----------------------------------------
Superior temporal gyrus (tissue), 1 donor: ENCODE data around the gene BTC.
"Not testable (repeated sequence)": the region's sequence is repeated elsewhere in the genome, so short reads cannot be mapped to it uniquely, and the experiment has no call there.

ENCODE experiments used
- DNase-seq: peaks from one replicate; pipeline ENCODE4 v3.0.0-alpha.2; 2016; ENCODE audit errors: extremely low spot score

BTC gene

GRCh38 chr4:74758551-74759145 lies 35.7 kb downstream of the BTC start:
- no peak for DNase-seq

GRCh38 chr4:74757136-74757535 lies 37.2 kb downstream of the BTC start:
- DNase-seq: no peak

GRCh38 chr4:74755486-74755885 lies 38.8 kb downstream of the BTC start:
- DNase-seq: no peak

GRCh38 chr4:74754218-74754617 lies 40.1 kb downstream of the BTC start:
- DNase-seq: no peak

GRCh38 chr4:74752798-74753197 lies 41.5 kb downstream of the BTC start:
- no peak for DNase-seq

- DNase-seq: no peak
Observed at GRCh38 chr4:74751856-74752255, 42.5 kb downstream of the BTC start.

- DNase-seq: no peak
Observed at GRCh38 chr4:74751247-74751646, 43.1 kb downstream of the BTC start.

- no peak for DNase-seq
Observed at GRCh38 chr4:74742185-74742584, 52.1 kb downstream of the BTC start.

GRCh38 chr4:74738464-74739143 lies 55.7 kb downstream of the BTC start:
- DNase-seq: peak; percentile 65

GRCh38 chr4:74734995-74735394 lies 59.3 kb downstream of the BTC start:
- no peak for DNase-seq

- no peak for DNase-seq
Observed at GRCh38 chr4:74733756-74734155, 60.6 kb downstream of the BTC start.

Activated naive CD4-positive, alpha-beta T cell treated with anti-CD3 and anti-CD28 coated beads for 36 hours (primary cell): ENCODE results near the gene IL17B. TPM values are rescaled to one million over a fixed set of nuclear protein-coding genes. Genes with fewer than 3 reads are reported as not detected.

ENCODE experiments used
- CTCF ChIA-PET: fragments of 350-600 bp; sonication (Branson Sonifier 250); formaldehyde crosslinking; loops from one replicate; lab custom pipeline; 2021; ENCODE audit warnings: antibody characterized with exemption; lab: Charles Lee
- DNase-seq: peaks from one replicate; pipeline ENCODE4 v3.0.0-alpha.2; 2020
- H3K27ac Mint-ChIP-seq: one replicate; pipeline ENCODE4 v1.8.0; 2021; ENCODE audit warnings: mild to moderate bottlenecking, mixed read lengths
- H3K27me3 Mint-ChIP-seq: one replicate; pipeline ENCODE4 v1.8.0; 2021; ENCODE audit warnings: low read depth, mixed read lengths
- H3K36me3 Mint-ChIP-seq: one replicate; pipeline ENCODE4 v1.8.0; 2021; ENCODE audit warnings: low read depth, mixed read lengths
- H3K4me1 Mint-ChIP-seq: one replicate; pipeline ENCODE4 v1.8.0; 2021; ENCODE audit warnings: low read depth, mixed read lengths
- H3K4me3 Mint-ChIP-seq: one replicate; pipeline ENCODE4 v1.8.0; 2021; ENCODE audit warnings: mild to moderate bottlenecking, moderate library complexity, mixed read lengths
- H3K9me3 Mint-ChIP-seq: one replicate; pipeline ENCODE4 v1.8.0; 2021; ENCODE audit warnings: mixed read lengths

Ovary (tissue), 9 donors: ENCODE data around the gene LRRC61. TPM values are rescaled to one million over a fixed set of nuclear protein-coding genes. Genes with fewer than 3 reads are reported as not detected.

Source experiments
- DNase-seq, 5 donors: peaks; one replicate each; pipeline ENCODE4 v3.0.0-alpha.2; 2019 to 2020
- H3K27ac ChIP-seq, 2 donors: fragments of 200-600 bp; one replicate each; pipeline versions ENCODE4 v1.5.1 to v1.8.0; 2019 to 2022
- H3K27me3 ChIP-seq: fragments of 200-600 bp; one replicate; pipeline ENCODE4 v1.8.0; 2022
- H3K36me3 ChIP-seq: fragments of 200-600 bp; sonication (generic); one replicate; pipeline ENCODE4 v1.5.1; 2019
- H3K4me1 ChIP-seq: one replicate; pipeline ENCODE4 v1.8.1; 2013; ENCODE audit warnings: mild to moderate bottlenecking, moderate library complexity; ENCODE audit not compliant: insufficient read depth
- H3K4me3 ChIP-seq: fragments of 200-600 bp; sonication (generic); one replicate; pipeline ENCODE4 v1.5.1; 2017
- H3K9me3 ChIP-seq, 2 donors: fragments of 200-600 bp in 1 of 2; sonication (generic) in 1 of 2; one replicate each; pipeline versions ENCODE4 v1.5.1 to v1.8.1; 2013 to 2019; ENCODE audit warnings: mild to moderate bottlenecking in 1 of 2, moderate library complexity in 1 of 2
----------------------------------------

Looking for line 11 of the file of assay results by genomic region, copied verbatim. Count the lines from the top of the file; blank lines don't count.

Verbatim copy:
- DNase-seq: no peak